Rolls-Royce has been assigned by the Brazilian ship owning company CBO to equip an existing offshore platform supply vessel (PSV) with a new patented dual draglink (DDC) subsea crane. This will be the first installation of a subsea crane designed to be able to use either fibre or steel wire rope.
The hybrid DDC subsea crane will be installed on the vessel CBO Manoella, which is currently being retrofitted from PSV into a ROV Support Vessel (RSV). The active heave compensated crane is designed for continuous operation in a tough and corrosive offshore environment with focus on efficient and safe load handling.
Marcelo Martins, CBO, Technical Director said: “This is one of two vessels CBO is now retrofitting from PSVs to RSVs, and we are very satisfied about the flexibility of the crane from Rolls-Royce. A hybrid solution, with use of either fibre or wire, makes the vessel better prepared to take on a larger variety of future subsea tasks.”
The crane to be installed on CBO Manoella is a hybrid dual draglink crane with a lifting capacity of up to 50 tonnes and an operating depth of up to 3,000 metres. It will be equipped with wire rope when it embarks on its first subsea assignment off the coast of Brazil. However the possibility of changing to fibre rope provides flexibility in a challenging market. Because of the low weight of the fibre rope, the vessel’s deck load capacity can be increased by approximately 100 tonnes. Another benefit of using a low weight fibre rope instead of steel wire is increased lifting capacity at large depths.
The cable tractions control unit (CTCU) forms the crane winch and is located at the crane’s main boom. This solution saves space compared to a solution where the CTCU unit is mounted below deck, and also makes it a better choice for retrofits. The horizontal elbow derrick movements provide Active Heave Compensation (AHC). This significantly reduces wear and build-up of heat in the lifting line compared to when the AHC is part of the winch.
CBO Manoella has 76.7m overall length, a beam of 17m, and a gross tonnage of 2668 tonnes. It has a Rolls-Royce UT 715 L design and first went into service in 2009. It was then number two in a series of nine UT 715 L-designs ordered by CBO. Today the vessel is part of CBO’s current fleet of in total 27 offshore vessels, of which 14 are UT-designs from Rolls-Royce.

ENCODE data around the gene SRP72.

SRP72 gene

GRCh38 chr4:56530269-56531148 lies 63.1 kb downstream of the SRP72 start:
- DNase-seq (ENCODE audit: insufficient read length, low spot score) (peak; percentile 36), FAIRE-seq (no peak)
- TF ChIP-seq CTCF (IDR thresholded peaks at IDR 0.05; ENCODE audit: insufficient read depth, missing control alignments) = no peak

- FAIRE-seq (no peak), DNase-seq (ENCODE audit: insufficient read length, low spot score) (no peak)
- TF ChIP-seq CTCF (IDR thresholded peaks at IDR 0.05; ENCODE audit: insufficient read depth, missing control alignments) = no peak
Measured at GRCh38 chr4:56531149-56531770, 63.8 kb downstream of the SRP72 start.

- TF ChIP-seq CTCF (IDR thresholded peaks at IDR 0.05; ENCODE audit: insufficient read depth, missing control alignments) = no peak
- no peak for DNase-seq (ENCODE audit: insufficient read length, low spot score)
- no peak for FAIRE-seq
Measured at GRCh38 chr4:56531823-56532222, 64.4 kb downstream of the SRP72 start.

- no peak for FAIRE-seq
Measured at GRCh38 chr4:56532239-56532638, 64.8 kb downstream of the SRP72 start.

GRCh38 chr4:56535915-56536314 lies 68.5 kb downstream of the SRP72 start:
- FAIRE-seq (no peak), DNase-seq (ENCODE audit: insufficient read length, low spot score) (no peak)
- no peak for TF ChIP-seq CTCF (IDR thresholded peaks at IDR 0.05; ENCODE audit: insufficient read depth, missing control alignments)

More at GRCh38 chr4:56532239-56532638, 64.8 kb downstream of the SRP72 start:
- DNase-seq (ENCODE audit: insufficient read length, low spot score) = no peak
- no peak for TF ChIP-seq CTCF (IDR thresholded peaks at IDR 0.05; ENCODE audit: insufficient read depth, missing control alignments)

Gary Nutter, Rolls-Royce, Director, Products – Marine said: “We are very happy to be able to continue our close cooperation with CBO by retrofitting one of our previous designs. This project is a great example of how offshore ship owners are adapting to a new reality with the use of new technology.”
The delivery from Rolls-Royce will take place in Q3 this year. It comprises a complete DDC crane system including the CTCU, cabin and control system.
About Rolls-Royce Holdings plc
- Rolls-Royce’s vision is to be the market-leader in high performance power systems where our engineering expertise, global reach and deep industry knowledge deliver outstanding customer relationships and solutions. We operate across five businesses: Civil Aerospace, Defence Aerospace, Marine, Nuclear and Power Systems.
- Rolls-Royce has customers in more than 150 countries, comprising more than 400 airlines and leasing customers, 160 armed forces, 4,000 marine customers including 70 navies, and more than 5,000 power and nuclear customers.
- We have three common themes across all our businesses:
- Investing in and developing engineering excellence
- Driving a manufacturing and supply chain transformation which will embed operational excellence in lean, lower-cost facilities and processes
- Leveraging our installed base, product knowledge and engineering capabilities to provide customers with outstanding service through which we can capture aftermarket value long into the future.
- Annual underlying revenue was £13.8 billion in 2016, around half of which came from the provision of aftermarket services. The firm and announced order book stood at £80 billion at the end of 2016.
- In 2016, Rolls-Royce invested £1.3 billion on research and development. We also support a global network of 31 University Technology Centres, which position Rolls-Royce engineers at the forefront of scientific research.
- Rolls-Royce employs almost 50,000 people in 50 countries. More than 16,500 of these are engineers.
- The Group has a strong commitment to apprentice and graduate recruitment and to further developing employee skills. In 2016 we recruited 274 graduates and 327 apprentices through our worldwide training programmes.